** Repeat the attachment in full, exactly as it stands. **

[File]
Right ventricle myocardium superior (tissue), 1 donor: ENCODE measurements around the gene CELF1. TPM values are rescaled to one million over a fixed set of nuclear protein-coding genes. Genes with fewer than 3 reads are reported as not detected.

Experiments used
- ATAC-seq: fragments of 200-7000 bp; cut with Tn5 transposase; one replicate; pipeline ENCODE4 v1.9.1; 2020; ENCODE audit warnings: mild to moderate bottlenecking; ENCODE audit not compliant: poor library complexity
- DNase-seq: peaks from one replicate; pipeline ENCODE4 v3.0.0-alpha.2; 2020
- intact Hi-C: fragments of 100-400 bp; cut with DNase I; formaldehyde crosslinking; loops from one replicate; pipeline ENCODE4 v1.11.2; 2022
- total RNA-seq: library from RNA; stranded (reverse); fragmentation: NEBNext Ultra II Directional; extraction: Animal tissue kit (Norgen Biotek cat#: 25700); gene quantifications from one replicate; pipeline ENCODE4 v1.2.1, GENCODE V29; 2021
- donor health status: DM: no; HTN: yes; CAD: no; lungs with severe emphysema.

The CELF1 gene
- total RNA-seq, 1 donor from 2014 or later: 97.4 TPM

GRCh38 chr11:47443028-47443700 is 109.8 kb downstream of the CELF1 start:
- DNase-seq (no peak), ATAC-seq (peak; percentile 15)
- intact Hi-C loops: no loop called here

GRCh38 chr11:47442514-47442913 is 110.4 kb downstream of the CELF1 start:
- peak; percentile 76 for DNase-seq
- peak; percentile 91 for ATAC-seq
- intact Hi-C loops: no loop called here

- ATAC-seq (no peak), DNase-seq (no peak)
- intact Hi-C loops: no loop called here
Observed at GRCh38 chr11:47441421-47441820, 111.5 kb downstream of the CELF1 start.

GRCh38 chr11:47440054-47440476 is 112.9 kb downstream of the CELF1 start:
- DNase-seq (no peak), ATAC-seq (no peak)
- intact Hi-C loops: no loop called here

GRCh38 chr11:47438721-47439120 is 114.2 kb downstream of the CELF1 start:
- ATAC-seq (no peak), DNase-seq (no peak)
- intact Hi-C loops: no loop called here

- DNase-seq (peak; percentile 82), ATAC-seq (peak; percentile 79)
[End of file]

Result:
Right ventricle myocardium superior (tissue), 1 donor: ENCODE measurements around the gene CELF1. TPM values are rescaled to one million over a fixed set of nuclear protein-coding genes. Genes with fewer than 3 reads are reported as not detected.

Experiments used
- ATAC-seq: fragments of 200-7000 bp; cut with Tn5 transposase; one replicate; pipeline ENCODE4 v1.9.1; 2020; ENCODE audit warnings: mild to moderate bottlenecking; ENCODE audit not compliant: poor library complexity
- DNase-seq: peaks from one replicate; pipeline ENCODE4 v3.0.0-alpha.2; 2020
- intact Hi-C: fragments of 100-400 bp; cut with DNase I; formaldehyde crosslinking; loops from one replicate; pipeline ENCODE4 v1.11.2; 2022
- total RNA-seq: library from RNA; stranded (reverse); fragmentation: NEBNext Ultra II Directional; extraction: Animal tissue kit (Norgen Biotek cat#: 25700); gene quantifications from one replicate; pipeline ENCODE4 v1.2.1, GENCODE V29; 2021
- donor health status: DM: no; HTN: yes; CAD: no; lungs with severe emphysema.

The CELF1 gene
- total RNA-seq, 1 donor from 2014 or later: 97.4 TPM

GRCh38 chr11:47443028-47443700 is 109.8 kb downstream of the CELF1 start:
- DNase-seq (no peak), ATAC-seq (peak; percentile 15)
- intact Hi-C loops: no loop called here

GRCh38 chr11:47442514-47442913 is 110.4 kb downstream of the CELF1 start:
- peak; percentile 76 for DNase-seq
- peak; percentile 91 for ATAC-seq
- intact Hi-C loops: no loop called here

- ATAC-seq (no peak), DNase-seq (no peak)
- intact Hi-C loops: no loop called here
Observed at GRCh38 chr11:47441421-47441820, 111.5 kb downstream of the CELF1 start.

GRCh38 chr11:47440054-47440476 is 112.9 kb downstream of the CELF1 start:
- DNase-seq (no peak), ATAC-seq (no peak)
- intact Hi-C loops: no loop called here

GRCh38 chr11:47438721-47439120 is 114.2 kb downstream of the CELF1 start:
- ATAC-seq (no peak), DNase-seq (no peak)
- intact Hi-C loops: no loop called here

- DNase-seq (peak; percentile 82), ATAC-seq (peak; percentile 79)